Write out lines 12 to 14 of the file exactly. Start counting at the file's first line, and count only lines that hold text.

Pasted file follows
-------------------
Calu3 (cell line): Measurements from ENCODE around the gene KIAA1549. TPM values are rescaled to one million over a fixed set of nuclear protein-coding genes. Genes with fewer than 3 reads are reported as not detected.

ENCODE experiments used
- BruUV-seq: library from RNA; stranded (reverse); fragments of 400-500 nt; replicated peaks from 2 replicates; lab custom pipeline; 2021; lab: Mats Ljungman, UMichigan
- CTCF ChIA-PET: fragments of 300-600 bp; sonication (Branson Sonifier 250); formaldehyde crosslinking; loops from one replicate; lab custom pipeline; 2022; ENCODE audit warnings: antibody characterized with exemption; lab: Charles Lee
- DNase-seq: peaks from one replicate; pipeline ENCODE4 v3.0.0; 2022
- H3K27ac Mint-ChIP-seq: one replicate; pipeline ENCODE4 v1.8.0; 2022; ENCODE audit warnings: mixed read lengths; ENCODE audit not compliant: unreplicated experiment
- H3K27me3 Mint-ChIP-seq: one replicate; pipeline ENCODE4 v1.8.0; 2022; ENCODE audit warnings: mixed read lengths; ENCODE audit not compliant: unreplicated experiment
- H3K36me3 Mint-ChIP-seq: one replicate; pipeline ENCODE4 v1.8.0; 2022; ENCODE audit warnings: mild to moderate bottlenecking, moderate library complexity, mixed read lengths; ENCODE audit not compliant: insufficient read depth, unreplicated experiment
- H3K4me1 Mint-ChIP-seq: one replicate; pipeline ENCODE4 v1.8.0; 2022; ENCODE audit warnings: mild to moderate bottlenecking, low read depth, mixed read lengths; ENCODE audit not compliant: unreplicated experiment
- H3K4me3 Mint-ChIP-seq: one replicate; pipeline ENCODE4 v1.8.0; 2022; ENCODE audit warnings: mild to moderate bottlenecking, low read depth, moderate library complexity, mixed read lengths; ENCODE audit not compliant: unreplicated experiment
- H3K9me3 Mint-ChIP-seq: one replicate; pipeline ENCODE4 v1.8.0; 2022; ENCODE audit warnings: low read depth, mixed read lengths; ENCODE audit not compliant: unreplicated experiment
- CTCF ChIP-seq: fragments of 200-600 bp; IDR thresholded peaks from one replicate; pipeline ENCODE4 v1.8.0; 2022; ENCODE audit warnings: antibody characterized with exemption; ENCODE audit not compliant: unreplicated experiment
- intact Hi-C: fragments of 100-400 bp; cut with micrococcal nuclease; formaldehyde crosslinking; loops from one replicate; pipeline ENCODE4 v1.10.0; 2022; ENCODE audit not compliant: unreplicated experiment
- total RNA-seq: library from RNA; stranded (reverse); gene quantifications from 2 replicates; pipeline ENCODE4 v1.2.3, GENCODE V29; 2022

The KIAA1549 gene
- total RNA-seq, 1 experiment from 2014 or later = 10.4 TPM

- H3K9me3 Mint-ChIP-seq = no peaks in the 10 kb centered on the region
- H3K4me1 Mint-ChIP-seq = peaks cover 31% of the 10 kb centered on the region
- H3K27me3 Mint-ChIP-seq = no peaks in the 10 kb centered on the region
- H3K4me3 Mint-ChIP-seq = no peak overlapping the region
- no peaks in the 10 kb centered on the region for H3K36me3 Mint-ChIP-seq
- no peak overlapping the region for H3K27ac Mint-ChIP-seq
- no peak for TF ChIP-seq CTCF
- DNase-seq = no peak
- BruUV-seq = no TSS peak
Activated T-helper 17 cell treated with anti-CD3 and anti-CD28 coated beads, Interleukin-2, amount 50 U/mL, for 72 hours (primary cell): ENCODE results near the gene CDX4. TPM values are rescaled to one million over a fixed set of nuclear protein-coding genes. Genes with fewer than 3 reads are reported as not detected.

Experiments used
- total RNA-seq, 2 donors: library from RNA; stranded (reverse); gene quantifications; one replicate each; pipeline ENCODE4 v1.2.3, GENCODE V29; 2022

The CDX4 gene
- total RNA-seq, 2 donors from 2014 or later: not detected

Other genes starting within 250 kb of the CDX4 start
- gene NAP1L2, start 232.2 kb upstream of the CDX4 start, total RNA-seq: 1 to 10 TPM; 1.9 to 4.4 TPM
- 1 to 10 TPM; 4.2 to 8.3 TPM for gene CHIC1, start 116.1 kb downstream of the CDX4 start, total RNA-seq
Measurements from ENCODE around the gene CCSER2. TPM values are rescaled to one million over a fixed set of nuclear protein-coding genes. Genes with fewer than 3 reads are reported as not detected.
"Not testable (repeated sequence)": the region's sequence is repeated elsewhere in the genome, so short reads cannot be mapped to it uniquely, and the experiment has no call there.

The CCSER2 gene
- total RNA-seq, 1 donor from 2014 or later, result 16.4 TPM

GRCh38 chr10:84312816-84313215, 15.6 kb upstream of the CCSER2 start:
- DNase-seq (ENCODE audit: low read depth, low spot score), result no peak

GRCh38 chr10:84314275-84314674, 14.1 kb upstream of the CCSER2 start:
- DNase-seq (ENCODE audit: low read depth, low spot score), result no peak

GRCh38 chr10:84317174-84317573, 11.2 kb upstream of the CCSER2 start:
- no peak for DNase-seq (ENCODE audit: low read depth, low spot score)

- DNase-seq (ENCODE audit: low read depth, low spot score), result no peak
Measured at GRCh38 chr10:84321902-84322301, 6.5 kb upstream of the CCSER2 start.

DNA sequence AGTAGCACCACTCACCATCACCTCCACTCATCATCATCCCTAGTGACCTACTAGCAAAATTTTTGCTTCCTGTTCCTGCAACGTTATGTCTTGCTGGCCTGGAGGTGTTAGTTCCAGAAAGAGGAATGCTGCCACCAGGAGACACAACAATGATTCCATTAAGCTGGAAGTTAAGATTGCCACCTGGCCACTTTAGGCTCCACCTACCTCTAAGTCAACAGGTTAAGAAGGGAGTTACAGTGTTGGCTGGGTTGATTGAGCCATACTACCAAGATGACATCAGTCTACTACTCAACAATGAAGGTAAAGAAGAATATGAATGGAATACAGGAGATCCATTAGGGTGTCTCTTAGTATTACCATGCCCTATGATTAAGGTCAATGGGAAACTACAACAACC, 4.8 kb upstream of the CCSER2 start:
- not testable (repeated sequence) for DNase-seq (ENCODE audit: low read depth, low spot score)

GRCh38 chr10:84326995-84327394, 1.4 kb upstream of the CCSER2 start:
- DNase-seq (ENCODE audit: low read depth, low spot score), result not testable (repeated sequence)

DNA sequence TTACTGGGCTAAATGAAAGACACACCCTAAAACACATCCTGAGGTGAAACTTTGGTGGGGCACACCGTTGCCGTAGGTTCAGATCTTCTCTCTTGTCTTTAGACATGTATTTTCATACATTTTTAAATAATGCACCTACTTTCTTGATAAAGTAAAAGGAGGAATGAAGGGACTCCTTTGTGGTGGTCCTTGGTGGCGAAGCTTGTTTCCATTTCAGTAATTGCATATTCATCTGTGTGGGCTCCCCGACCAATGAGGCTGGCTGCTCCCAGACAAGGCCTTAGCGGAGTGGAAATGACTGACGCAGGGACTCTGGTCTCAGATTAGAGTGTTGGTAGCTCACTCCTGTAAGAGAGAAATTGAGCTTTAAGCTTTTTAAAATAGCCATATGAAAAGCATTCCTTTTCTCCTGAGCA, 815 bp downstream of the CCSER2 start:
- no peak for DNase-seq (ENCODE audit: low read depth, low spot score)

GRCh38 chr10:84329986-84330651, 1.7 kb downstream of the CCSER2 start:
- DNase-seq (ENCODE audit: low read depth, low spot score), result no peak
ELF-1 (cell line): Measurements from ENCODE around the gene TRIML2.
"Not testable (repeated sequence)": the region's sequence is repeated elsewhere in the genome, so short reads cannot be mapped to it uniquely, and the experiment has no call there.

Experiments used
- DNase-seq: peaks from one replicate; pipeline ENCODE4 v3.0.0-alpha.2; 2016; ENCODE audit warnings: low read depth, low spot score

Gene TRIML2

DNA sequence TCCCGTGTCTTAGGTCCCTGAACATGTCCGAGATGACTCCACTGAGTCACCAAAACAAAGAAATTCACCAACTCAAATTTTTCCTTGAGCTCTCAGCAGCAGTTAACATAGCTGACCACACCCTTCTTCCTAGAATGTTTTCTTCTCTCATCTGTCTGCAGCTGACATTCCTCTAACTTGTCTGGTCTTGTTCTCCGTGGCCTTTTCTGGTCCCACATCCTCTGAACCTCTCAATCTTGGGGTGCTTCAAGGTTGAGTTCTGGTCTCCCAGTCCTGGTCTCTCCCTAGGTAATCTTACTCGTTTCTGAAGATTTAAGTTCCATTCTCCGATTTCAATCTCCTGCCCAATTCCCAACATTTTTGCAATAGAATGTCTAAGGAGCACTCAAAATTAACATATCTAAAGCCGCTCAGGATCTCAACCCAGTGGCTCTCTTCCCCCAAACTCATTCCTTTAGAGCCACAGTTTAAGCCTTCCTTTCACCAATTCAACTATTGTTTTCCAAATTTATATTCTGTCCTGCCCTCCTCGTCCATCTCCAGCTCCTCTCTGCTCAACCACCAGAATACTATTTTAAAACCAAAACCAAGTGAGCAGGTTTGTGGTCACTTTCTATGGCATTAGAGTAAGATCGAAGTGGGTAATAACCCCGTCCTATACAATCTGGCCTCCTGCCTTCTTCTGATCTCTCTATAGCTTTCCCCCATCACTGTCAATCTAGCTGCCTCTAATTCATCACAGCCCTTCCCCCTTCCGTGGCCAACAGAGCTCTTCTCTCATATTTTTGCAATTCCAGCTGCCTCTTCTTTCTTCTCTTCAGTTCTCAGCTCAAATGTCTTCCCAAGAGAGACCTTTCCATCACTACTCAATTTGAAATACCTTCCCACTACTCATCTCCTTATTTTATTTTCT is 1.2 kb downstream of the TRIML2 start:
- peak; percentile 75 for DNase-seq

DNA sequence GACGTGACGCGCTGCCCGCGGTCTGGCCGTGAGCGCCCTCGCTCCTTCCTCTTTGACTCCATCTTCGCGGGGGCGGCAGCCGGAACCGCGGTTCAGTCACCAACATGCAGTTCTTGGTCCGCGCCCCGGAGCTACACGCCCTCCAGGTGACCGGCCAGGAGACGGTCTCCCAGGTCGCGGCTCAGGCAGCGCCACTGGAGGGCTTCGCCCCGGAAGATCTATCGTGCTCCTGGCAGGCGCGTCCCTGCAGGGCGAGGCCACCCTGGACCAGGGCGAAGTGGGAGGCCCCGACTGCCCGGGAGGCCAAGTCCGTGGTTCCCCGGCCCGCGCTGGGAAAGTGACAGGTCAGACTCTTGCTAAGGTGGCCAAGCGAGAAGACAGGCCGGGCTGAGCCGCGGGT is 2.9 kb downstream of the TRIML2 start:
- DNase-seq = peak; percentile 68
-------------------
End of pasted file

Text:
- CTCF ChIP-seq: fragments of 200-600 bp; IDR thresholded peaks from one replicate; pipeline ENCODE4 v1.8.0; 2022; ENCODE audit warnings: antibody characterized with exemption; ENCODE audit not compliant: unreplicated experiment
- intact Hi-C: fragments of 100-400 bp; cut with micrococcal nuclease; formaldehyde crosslinking; loops from one replicate; pipeline ENCODE4 v1.10.0; 2022; ENCODE audit not compliant: unreplicated experiment
- total RNA-seq: library from RNA; stranded (reverse); gene quantifications from 2 replicates; pipeline ENCODE4 v1.2.3, GENCODE V29; 2022